Creating a carefully crafted and detail-oriented estate plan is important for several reasons. One, the more decisions you make and clearly communicate to your loved ones, the fewer decisions they’ll have to make on their own while they deal with the stress of carrying out final arrangements and the pain that comes with loss. Without a clear plan, they may have to agonize as they desire to do what you would have wanted, but feel unsure what that preference would have been.
Another important potential benefit that comes with detailed planning is that it reduces the possibility for conflict. With anything that remains an uncertainty when you die, the possibility will exist that your loved ones may fall into disagreement about what should be done and what you would have wanted. Last summer, the case of Teffany Teresa Love and her final arrangements, which went all the way to the Tennessee Court of Appeals, offers some insight about this point.
What was the issue that took this woman’s loved ones to the probate court and eventually to the appeals court? It wasn’t her money, her house, her vehicles or her financial accounts. It was her headstone. On one side, her grave marker contained just her married name, “LOVE.” On the other side, it read “Teffany Teresa ‘Terri’ West.” The name West referred to a man named Bobby West, who claimed to be Terri’s biological father. Terri died with no estate plan; the stone and inscriptions were chosen by her husband and her two adult daughters. The problem arose when Terri’s adoptive father, Joseph Gullett, sought to take over administering Terri’s estate for the express purpose of changing her headstone to read “Teffany Teresa ‘Terri’ Gullett.” Ultimately, the appeals court sided against the adoptive father, concluding that the right to control the deceased woman’s headstone went, like the right to control her remains, from her husband (first) to her adult daughters (second). Since the husband and daughters all agreed, “West” remained on the stone.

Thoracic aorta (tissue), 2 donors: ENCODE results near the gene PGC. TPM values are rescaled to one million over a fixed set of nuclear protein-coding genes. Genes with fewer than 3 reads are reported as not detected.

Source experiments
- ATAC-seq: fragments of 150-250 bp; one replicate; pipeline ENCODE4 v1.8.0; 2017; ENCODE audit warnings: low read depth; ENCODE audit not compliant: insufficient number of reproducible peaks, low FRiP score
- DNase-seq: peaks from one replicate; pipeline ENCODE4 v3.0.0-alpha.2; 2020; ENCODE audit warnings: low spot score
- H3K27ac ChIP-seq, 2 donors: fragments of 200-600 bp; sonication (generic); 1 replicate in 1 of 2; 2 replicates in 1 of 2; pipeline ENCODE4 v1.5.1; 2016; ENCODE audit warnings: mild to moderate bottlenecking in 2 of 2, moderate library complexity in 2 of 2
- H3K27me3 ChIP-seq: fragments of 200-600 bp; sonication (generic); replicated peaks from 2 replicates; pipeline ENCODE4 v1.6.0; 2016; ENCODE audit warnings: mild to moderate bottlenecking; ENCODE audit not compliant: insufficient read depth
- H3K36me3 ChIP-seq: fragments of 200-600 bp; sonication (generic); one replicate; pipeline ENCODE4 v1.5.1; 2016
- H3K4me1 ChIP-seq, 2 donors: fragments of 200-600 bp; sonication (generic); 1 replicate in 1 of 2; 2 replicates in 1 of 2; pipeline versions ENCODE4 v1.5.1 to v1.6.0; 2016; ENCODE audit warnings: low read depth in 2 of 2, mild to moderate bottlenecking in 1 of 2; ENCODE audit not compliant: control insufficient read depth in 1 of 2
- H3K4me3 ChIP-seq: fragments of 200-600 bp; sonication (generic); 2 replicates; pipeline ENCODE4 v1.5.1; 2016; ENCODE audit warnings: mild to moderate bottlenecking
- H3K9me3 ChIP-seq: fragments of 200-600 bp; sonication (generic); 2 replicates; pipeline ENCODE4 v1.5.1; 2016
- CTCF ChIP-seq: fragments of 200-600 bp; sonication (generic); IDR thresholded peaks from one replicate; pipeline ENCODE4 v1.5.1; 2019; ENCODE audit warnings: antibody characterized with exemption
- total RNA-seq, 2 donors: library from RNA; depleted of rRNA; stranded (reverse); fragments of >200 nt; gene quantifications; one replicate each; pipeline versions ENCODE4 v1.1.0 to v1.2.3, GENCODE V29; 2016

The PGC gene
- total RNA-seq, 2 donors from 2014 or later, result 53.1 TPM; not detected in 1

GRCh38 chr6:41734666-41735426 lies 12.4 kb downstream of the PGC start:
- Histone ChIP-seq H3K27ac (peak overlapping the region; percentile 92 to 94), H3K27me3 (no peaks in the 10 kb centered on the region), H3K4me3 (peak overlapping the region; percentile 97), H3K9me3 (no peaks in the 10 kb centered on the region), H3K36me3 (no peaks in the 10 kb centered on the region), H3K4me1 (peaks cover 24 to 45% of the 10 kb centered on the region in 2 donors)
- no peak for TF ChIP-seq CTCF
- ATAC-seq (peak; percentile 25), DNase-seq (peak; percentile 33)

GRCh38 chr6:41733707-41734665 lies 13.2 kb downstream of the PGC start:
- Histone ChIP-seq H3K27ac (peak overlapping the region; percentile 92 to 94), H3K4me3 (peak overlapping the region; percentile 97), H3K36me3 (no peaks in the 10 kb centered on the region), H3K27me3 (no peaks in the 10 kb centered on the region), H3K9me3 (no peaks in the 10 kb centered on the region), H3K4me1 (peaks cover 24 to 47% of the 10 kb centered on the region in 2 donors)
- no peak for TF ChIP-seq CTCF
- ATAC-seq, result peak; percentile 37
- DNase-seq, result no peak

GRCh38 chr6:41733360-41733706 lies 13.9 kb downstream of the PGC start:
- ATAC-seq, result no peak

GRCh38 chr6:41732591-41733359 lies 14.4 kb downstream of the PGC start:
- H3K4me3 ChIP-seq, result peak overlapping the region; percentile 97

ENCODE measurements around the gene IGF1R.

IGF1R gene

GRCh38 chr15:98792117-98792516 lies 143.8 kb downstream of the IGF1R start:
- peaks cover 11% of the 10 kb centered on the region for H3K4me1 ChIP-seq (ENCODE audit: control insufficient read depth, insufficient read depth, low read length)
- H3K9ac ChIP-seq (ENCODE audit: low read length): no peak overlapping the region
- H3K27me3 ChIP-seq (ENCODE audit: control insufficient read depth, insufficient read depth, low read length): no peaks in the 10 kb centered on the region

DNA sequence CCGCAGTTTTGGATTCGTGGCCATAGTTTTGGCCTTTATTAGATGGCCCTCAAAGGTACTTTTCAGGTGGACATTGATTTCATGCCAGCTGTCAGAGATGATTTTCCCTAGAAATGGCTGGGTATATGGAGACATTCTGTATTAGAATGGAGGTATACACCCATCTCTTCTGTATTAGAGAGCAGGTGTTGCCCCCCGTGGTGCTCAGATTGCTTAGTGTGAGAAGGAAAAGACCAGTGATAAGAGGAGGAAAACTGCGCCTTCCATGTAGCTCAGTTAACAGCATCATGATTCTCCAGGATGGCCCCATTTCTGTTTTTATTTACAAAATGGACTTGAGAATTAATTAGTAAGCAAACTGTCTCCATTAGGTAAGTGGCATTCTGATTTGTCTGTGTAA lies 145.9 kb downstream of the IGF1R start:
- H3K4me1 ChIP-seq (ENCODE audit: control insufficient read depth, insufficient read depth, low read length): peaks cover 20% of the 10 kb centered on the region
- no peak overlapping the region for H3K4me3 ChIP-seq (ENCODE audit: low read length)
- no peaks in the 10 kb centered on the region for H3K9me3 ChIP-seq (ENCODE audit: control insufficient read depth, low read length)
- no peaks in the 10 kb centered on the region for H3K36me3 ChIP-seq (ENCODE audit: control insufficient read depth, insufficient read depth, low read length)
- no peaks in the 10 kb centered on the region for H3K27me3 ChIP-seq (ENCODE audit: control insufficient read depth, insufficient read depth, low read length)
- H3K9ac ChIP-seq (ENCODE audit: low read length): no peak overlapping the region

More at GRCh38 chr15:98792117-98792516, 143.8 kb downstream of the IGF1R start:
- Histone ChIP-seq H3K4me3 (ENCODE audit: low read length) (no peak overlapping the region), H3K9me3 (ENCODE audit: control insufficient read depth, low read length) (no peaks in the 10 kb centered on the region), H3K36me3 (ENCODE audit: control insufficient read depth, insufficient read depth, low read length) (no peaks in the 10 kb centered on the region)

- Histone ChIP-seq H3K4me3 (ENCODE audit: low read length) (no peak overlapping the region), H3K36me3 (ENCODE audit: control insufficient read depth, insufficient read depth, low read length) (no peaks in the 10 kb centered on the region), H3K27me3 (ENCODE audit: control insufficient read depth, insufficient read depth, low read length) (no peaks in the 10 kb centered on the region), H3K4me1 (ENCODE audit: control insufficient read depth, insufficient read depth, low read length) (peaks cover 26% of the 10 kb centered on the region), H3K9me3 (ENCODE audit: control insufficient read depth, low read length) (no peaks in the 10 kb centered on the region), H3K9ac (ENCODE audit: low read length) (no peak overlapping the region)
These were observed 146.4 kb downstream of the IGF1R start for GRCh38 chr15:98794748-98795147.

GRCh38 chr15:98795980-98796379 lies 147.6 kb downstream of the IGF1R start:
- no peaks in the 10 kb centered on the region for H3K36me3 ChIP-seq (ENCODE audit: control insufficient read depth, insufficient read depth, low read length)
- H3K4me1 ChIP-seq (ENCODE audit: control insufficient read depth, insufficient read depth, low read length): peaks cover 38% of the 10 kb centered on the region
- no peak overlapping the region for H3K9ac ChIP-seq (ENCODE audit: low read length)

This woman’s case presents two clear potential reasons for engaging in detailed estate planning including final arrangement planning. First, if you have loved ones who you know (or fear) may fight over issues like your final arrangements, you can possibly reduce the risk of quarrels, and potential litigation, by making those decisions yourself and putting them in your plan. Second, as the Tennessee court pointed out, the law recognizes a specific order of priority in terms of who makes your final arrangement decisions. If you do not want your final arrangement decisions made by the person who would stand to hold that role according to your state’s laws, you need a plan where you make as many decisions as possible for yourself and, depending on your state’s laws, where you appoint the person you desire to serve as your agent for final arrangement decisions.
Summary: There are several things about estate planning that are true far more often than they are not. If you procrastinate, you may run out of time, because none of us knows what tomorrow will bring. If you fail to create a plan, the government will make one for you — and it may be one that you wouldn’t like. Once you make a plan, you have to maintain it in order to be sure it will work as best as it can. A properly created and maintained plan can give you a great deal of control over your affairs, even after you’re gone. Last, but not least, if that benefit of control is important to you, the more thought and detail you put into your plan, the more benefit it will give you.